Travelling to Australia

Travelling to Australia



You have the options of many different airlines to travel to Australia depending on your country of departure. Due to Australia being geographically remote from most countries, you may most likely need to take connecting flights.

Booking for your flights online is usually the most straightforward, quick and convenient option and you can usually monitor deals on fares well ahead of your travel dates. Flight booking sites like Skiddoo allow you the convenience of searching for the best deals from multiple airlines in one place.


Find out from the airline if you can combine multiple pieces of luggage within your baggage weight allowance as it may be helpful if you can pack some of your bags into boxes which weigh less than suitcases. Also speak to the airline to see if they can offer special baggage allowances such as double baggage allowance for new migrants travelling to Australia. These offers are usually restricted to one-way fares and you may be asked to provide evidence of your visa (usually permanent resident visas and not 457 working visa).


Travel Insurance

It is also wise and highly recommended that you organise a travel insurance prior to your departure to ensure you and your family members are covered for the duration of the trip and during your initial stay in Australia as medical expenses can be very costly in Australia if you don’t have proper coverage. Even if you are coming into the country as Australian permanent residents and are entitled to Medicare, you will need time to visit a Medicare service centre in order to be enrolled into public healthcare after your arrival. Your travel insurance should ideally cover you for your initial stay in Australia as well so that you have some breathing room until you get things organised.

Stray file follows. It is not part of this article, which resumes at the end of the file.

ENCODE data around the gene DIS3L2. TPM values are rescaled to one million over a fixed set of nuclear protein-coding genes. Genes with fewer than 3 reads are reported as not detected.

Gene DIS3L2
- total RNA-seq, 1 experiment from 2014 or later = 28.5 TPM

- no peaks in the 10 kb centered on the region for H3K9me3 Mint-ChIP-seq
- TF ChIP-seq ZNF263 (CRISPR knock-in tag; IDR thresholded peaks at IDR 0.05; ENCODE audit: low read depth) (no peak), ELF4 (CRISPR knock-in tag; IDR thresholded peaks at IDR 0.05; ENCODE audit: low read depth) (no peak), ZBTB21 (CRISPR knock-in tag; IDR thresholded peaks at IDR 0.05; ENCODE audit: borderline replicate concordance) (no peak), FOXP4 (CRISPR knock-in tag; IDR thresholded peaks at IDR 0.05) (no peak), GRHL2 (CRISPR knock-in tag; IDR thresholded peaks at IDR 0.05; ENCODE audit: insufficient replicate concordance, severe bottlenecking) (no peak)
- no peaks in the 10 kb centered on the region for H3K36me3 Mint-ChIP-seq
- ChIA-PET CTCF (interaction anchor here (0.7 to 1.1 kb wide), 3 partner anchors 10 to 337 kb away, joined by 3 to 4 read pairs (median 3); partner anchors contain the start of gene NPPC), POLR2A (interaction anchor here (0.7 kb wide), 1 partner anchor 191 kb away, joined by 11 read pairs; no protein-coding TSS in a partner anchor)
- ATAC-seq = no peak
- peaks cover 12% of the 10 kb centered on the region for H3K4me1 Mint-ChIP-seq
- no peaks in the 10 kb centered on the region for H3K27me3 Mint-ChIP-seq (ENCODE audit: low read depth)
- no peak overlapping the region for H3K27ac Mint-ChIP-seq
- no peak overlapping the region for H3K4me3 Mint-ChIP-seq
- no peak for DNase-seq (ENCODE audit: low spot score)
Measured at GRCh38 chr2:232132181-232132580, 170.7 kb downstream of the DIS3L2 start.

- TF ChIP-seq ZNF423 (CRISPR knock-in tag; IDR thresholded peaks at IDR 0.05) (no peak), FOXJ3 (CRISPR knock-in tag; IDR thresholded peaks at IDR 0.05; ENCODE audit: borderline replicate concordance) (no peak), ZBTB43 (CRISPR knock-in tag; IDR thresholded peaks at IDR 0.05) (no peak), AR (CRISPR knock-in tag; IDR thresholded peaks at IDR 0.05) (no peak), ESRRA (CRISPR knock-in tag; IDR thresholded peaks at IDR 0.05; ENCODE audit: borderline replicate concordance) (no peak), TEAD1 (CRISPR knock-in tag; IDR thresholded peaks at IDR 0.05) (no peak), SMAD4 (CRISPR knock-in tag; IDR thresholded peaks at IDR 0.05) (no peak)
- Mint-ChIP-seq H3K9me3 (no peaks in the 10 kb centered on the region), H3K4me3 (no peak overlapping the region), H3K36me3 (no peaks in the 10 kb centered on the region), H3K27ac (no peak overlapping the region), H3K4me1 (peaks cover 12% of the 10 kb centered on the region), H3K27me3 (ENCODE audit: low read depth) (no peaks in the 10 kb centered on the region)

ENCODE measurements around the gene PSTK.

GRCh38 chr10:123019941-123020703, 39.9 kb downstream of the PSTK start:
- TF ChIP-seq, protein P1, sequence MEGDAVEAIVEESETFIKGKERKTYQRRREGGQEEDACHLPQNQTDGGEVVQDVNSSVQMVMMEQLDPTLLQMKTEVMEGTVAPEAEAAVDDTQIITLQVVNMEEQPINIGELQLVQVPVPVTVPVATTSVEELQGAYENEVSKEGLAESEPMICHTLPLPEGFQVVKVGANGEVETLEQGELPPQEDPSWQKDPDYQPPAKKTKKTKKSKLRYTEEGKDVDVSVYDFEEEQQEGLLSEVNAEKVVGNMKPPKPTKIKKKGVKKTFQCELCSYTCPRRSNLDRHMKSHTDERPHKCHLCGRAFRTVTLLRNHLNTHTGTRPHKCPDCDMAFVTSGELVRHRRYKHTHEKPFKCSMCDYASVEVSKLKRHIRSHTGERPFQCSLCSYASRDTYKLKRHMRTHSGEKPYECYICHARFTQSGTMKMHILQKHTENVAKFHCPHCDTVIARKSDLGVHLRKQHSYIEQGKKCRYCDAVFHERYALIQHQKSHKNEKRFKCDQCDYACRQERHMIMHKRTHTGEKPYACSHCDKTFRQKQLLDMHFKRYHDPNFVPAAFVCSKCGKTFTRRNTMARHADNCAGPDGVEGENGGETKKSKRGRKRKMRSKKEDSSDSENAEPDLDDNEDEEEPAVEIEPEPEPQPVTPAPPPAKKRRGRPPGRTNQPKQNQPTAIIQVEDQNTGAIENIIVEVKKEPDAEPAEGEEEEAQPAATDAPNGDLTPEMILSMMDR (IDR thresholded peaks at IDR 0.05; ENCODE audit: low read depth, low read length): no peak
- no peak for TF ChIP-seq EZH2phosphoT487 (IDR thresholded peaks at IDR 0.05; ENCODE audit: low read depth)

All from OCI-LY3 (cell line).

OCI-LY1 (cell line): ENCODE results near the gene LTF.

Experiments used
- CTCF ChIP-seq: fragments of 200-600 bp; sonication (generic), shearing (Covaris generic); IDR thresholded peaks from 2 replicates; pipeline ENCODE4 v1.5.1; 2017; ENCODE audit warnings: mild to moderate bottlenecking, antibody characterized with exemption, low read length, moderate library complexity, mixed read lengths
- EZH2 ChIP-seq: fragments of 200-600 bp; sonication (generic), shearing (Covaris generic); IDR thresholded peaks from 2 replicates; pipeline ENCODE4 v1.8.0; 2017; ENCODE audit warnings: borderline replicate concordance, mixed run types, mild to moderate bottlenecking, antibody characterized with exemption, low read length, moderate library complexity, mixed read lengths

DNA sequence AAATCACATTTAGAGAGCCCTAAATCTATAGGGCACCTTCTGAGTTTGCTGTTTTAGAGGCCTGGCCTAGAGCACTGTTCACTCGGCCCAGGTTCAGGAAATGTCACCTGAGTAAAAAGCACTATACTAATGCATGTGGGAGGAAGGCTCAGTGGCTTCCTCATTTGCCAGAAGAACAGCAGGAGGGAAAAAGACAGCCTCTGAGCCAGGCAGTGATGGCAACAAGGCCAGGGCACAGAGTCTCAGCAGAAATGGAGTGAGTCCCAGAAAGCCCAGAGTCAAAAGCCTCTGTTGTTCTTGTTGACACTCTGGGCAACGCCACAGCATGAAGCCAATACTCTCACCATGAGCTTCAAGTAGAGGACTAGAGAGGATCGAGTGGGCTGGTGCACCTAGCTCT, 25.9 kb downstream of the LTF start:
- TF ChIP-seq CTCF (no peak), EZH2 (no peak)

Customs and Declaration

Australian Customs and Border Protection have strict rules on what people can and cannot bring into the country. Live animals, plant material, animal products and certain foods from overseas can carry pests and diseases which pose serious threats to our agriculture and unique flora and fauna, and therefore these items are not allowed to be brought into Australia.

Before arriving in Australia you will be asked to fill in an Incoming Passenger Card. This card is a legally binding document, so be sure to declare items that you are bringing with you into the country. You must then take these declared items with you to the customs clearance point at the airport to be assessed by a customs officer. If you fail to declare all items that need declaration you may be penalised for making false declaration on your Incoming Passenger Card.

Depending on the type of items you declare, the officer may ask to see the items so it may be helpful to pack items that need declaration in one place for ease. The officer may decide if the items can pass the customs point or if they have to be disposed of. Always consider if it is worth the trouble and time at the airport to have these items declared and assessed or if you’re better off not bringing them at all.

Every passenger passing through customs at an Australian port may have their baggage assessed by x-ray, detector dog or a biosecurity officer even if you have nothing to declare.

The Immigration and Border Protection website has comprehensive information including duty free allowance, items that need to be declared, and items that are completely prohibited. You can also see a sample of the Incoming Passenger Card for a list of items that you would need to declare.


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Sterling Healthcare Resourcing

The content of this website is written and owned by Sterling Healthcare Resourcing Pty Ltd, an Australian-owned healthcare recruitment agency which specialises in permanent and locum job placements of Australian and international doctors. This website contains information that serves as a general guide to living and working in Australia.

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